Hazmat and Tanker (X Endorsement)

Combining Hazmat and Tanker endorsements (X Endorsement) typically increases pay. Drivers with this endorsement have the qualifications to transport hazardous materials and tanker loads, requiring a higher level of expertise and responsibility.

Ice Road Drivers

Ice road truckers who navigate frozen roads and extreme conditions in remote areas, such as Alaska or Northern Canada, tend to earn higher salaries.

This is due to the hazardous nature of the job, driving in extreme weather conditions, and the specialized skills required to operate a commercial vehicle in such environments.

time sheet

Truck Driver Pay Models

To understand how much a truck driver’s salary is, it’s essential to understand the different pay structures involved.

Hourly Pay

Some truck drivers are paid based on the number of hours worked. This model calculates payment for the time spent driving, loading, unloading, or performing other work-related tasks.

Per Mile Pay

This model pays truck drivers a set rate for every mile they drive. It’s a common method where drivers receive a specific amount for each mile traveled, incentivizing longer distances and more driving hours.

Fixed Salary

Certain truck drivers receive a fixed salary regardless of the hours worked or miles driven. This model provides consistency in income, and drivers who prioritize stability over pay fluctuations based on hours or distance may prefer it.

Percentage of the Load

Truck drivers receive a percentage of the total revenue generated by the load they transport in this pay structure.

Team Driver Pay

Team drivers, where two drivers share driving responsibilities for a single truck, can get paid uniquely.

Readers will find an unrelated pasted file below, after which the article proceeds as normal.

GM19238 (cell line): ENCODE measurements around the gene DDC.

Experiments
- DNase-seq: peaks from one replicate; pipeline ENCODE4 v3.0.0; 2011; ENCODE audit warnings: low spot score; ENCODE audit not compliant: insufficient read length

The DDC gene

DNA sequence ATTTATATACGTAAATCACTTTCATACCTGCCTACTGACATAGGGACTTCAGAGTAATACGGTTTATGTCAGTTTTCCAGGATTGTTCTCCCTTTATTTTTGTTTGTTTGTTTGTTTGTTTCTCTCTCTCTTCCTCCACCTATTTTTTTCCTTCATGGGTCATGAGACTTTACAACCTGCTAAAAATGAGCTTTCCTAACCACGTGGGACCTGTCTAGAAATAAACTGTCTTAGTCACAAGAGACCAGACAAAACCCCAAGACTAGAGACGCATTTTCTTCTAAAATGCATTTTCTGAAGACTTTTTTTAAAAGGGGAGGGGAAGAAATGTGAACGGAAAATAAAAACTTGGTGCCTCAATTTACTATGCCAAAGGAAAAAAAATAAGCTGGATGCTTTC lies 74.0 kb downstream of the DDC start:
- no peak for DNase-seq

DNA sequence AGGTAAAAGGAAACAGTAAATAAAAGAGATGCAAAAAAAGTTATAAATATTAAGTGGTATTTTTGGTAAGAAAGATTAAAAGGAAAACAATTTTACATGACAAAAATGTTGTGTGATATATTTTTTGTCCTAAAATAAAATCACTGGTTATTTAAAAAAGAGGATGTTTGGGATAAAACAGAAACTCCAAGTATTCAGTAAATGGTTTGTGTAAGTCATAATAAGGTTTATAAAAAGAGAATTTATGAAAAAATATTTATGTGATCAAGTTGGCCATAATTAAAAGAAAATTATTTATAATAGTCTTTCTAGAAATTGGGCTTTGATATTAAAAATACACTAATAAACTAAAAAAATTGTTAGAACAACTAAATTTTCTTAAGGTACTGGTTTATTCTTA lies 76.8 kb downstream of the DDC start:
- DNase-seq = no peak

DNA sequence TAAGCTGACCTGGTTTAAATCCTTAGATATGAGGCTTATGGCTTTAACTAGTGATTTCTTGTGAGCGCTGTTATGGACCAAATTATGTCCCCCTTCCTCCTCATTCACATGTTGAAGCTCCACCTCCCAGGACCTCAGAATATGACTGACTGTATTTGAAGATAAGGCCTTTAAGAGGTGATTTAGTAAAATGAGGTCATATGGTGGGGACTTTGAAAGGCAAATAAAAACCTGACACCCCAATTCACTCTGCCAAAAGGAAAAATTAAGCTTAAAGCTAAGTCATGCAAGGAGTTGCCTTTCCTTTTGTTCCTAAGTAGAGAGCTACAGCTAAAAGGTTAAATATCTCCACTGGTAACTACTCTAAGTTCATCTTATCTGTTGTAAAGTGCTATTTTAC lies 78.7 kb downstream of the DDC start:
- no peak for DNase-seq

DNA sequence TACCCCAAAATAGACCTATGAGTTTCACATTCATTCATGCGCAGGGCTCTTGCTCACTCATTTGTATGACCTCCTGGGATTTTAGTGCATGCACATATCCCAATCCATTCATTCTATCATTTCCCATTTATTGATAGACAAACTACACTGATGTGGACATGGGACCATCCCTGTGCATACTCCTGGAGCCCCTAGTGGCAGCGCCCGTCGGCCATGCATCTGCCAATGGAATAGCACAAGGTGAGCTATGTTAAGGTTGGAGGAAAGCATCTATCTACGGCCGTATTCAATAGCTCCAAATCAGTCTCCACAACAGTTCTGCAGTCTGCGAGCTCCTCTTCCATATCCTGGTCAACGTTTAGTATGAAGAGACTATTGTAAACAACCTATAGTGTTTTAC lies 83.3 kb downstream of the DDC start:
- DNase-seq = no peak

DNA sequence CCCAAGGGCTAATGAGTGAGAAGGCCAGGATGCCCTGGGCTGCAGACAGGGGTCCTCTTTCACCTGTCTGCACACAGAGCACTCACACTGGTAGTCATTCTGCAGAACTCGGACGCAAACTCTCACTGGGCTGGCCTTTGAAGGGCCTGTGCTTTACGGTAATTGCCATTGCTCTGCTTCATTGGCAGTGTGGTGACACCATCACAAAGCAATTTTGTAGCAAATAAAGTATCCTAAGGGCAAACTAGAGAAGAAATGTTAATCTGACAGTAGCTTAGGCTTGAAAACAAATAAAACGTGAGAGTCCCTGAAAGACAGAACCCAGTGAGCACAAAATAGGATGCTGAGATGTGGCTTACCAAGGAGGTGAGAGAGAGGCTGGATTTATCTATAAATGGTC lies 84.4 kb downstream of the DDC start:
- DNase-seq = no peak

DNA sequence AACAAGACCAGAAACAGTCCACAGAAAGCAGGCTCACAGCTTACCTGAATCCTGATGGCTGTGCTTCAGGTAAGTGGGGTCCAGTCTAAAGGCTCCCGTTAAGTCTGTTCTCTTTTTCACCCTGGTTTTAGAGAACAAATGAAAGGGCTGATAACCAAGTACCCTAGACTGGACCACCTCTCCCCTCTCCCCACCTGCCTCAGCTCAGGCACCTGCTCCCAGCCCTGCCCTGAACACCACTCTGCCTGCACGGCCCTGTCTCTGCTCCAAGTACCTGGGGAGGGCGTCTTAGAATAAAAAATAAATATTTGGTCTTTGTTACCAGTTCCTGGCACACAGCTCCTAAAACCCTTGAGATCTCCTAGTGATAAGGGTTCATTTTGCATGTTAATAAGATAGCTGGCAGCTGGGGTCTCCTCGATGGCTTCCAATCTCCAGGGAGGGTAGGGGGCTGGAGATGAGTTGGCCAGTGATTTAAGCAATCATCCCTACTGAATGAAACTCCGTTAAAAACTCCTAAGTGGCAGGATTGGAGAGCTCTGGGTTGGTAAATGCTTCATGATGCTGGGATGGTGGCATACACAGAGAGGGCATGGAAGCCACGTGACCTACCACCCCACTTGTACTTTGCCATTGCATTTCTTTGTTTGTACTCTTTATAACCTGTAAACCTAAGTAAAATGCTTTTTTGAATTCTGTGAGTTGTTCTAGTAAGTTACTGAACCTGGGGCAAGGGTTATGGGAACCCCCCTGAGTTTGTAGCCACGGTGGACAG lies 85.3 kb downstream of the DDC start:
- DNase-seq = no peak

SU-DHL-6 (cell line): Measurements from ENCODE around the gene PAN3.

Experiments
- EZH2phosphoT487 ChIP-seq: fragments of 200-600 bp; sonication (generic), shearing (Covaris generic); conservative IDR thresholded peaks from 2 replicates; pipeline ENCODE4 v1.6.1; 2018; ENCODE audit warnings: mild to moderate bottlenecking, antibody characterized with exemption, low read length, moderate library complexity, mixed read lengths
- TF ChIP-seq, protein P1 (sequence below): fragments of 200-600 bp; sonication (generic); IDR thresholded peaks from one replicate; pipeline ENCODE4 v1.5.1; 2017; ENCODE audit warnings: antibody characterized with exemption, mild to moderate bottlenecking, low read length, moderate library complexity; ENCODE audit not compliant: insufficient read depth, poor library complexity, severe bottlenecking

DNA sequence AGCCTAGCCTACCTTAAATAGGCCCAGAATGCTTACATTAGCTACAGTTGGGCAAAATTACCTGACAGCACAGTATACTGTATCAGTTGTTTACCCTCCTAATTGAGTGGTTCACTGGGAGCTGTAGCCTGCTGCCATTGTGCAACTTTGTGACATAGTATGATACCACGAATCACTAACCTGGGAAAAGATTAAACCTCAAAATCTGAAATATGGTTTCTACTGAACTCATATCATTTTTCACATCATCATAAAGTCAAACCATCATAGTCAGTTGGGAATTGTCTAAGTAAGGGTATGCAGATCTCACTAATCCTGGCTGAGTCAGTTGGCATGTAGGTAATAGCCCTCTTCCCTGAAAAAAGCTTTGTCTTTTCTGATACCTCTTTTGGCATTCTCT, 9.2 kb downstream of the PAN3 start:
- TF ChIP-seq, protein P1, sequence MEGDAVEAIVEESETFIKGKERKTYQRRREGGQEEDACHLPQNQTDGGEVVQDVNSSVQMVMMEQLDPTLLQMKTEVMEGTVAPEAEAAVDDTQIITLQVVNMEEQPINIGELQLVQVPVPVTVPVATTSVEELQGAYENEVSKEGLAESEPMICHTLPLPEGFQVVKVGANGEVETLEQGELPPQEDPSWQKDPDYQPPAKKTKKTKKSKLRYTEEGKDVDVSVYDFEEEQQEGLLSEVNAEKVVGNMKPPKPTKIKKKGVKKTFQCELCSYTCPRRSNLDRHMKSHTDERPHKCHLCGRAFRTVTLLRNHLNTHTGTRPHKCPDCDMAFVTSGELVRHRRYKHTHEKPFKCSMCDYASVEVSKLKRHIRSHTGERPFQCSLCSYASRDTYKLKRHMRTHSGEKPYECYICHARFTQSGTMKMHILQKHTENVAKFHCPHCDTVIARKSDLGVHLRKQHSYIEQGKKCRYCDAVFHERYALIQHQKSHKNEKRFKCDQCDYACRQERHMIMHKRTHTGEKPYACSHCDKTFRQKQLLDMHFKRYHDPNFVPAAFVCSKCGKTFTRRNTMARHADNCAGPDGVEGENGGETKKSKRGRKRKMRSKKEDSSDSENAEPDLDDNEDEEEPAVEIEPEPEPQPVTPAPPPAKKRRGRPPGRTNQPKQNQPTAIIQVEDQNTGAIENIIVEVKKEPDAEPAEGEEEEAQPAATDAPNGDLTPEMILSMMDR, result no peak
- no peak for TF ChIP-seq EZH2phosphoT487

This could involve dividing the pay based on the miles driven, hours worked, or a fixed load percentage. This depends on the arrangement between the team members and the employer.

Truck driver salary

Types of Commercial Truck Driver Pay

Beyond pay structures, there are also various forms of truck driver pay that you should know about.

Per Diem Pay

This pay model compensates truck drivers for daily expenses incurred on the road, such as meals and lodging.

Per diem pay is a daily allowance provided to cover these expenses. It is often given in addition to the driver’s regular wages.

Stop Pay

Truck drivers sometimes receive stop pay for each stop or delivery made during a trip.

It compensates drivers for the time spent at various stops, including loading and unloading cargo, which can add up during multi-stop routes.

Detention Pay

When truck drivers experience delays at pickup or delivery locations beyond the agreed-upon waiting time, detention pay is provided.

This is to cover the extra time spent waiting due to delays in loading or unloading.

Fuel and Safety Bonuses

Some trucking companies offer bonuses to drivers based on fuel efficiency or safe driving practices.

Fuel bonuses reward drivers for achieving good fuel mileage, while safety bonuses acknowledge drivers for maintaining a safe driving record and sticking to safety regulations to avoid commercial vehicle accidents.

Accessorial Pay

Accessorial pay includes extra compensation for various non-driving tasks or services performed by truck drivers.

This could involve handling specialized equipment, assisting with loading or unloading, providing extra services beyond regular driving duties, or navigating challenging routes.

How Much Do Commercial Truck Drivers Make?

Final Thoughts

Various factors go into how much truck drivers earn and how they earn money. If you’re planning on entering the trucking business, then it’s essential to understand the different elements that go into a driver’s compensation package. This can help you build the right experience and endorsements to maximize your earning potential.

Are you looking to purchase a semi-truck for your trucking business? Then, you’ll need to get financing. Contact us at Mission Financial Services, where we help truck drivers get funding for their dream commercial vehicle – even if you have a bad credit score.